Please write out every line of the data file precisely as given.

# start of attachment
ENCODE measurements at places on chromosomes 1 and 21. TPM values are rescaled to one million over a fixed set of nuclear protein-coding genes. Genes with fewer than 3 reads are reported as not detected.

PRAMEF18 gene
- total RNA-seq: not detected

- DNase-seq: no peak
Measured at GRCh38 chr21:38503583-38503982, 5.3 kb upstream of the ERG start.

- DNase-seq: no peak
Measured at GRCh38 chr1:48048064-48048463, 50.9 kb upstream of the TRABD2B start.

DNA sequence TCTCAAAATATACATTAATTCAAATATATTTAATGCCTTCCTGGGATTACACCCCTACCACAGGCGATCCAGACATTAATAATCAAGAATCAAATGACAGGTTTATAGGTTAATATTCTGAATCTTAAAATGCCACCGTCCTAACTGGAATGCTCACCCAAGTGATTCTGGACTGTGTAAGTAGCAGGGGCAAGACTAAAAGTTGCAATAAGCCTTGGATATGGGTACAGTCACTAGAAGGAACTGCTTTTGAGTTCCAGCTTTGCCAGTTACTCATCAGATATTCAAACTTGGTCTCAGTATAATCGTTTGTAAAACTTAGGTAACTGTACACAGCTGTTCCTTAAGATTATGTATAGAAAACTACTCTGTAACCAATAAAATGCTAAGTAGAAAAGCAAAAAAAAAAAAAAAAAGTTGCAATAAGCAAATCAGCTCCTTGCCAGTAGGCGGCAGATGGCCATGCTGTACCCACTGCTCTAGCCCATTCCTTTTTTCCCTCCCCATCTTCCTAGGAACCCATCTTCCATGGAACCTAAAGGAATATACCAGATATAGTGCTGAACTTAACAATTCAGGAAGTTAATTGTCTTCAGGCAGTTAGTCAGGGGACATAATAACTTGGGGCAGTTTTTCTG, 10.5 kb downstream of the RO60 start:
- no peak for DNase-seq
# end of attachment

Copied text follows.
ENCODE measurements at places on chromosomes 1 and 21. TPM values are rescaled to one million over a fixed set of nuclear protein-coding genes. Genes with fewer than 3 reads are reported as not detected.

PRAMEF18 gene
- total RNA-seq: not detected

- DNase-seq: no peak
Measured at GRCh38 chr21:38503583-38503982, 5.3 kb upstream of the ERG start.

- DNase-seq: no peak
Measured at GRCh38 chr1:48048064-48048463, 50.9 kb upstream of the TRABD2B start.

DNA sequence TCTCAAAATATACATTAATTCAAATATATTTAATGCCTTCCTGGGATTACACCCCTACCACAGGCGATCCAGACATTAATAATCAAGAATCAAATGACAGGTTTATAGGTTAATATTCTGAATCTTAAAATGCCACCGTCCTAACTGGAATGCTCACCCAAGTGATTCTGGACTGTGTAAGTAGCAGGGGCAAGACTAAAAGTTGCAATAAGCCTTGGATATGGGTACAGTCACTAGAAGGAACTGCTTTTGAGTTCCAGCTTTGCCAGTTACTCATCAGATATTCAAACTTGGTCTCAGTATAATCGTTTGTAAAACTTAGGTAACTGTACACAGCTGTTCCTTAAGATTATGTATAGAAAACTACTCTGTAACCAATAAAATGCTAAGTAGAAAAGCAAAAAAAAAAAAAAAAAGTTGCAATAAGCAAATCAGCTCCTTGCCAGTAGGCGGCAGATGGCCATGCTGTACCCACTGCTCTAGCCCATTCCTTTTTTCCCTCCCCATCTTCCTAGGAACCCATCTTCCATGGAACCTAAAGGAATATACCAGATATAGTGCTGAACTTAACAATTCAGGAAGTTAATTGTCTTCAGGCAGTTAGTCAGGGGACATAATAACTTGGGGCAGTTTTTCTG, 10.5 kb downstream of the RO60 start:
- no peak for DNase-seq